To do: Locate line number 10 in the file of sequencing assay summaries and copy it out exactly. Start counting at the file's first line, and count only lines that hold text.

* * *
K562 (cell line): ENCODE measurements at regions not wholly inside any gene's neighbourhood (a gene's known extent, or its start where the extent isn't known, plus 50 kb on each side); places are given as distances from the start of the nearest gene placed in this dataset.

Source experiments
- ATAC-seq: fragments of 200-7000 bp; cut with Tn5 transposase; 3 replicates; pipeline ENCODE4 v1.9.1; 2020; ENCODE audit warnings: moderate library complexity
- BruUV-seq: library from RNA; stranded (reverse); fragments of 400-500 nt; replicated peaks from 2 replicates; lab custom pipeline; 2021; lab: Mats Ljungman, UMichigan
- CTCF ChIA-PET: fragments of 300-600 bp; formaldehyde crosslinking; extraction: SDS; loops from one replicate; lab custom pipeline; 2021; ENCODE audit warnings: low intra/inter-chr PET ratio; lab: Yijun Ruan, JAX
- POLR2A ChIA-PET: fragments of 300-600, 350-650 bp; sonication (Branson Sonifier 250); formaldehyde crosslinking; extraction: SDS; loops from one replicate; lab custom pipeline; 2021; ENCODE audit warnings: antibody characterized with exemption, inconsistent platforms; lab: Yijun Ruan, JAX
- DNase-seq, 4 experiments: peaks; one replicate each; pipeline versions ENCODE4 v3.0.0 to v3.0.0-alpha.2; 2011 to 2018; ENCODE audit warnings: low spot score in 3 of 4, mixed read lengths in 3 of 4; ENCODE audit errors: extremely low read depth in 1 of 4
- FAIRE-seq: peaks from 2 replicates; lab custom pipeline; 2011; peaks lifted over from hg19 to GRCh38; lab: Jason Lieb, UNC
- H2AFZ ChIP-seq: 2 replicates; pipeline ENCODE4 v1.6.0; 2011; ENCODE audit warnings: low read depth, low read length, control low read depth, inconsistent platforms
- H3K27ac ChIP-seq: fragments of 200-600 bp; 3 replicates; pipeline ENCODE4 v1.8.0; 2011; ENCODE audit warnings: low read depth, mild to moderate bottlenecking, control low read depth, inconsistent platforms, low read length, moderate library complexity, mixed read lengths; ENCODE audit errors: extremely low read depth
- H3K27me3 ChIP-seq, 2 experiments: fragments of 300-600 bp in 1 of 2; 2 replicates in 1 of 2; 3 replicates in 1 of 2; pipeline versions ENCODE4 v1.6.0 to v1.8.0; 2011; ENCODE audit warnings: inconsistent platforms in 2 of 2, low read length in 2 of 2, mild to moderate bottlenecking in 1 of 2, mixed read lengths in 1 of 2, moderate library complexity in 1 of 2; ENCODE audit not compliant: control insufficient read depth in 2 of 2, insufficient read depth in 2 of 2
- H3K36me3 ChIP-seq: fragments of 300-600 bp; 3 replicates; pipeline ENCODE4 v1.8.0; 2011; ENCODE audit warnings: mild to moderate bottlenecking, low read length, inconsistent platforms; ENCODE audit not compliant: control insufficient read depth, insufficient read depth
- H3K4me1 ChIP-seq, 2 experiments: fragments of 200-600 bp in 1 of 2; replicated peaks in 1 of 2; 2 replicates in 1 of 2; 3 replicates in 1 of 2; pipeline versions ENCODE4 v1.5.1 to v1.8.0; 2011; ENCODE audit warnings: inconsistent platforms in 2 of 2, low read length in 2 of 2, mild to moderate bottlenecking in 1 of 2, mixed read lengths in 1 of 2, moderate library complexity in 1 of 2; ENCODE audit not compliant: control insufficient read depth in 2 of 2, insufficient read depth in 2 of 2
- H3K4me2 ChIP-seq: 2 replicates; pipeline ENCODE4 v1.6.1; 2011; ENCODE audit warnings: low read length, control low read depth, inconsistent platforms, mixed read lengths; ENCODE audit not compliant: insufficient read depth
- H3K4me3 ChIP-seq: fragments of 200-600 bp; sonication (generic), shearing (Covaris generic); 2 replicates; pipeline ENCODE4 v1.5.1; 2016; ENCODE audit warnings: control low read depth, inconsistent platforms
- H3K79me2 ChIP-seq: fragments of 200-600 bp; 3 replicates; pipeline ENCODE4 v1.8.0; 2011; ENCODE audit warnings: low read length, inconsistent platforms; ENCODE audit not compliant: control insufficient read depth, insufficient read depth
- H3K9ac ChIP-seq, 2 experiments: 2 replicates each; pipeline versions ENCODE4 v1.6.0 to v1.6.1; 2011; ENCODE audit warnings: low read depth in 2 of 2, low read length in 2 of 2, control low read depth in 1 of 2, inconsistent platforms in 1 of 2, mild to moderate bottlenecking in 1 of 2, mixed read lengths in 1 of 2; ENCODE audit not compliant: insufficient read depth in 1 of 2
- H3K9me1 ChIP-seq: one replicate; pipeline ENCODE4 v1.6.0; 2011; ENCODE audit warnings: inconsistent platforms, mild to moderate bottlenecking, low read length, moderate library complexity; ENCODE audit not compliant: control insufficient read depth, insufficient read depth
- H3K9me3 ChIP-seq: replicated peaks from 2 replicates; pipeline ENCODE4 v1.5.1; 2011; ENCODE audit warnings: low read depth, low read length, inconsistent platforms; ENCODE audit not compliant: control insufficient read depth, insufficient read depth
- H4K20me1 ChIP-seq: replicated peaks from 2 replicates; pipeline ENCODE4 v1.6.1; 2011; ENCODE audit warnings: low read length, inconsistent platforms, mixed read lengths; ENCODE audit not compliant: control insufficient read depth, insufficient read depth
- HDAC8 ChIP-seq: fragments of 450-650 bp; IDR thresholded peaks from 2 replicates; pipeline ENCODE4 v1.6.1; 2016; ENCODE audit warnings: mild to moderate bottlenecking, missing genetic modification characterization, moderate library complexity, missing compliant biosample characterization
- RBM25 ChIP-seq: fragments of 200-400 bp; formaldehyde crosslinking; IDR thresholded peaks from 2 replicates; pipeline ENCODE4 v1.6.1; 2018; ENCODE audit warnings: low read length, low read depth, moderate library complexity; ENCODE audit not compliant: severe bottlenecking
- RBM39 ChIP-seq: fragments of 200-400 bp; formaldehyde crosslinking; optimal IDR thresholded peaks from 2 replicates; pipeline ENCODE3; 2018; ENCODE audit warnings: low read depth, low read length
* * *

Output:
- H3K27ac ChIP-seq: fragments of 200-600 bp; 3 replicates; pipeline ENCODE4 v1.8.0; 2011; ENCODE audit warnings: low read depth, mild to moderate bottlenecking, control low read depth, inconsistent platforms, low read length, moderate library complexity, mixed read lengths; ENCODE audit errors: extremely low read depth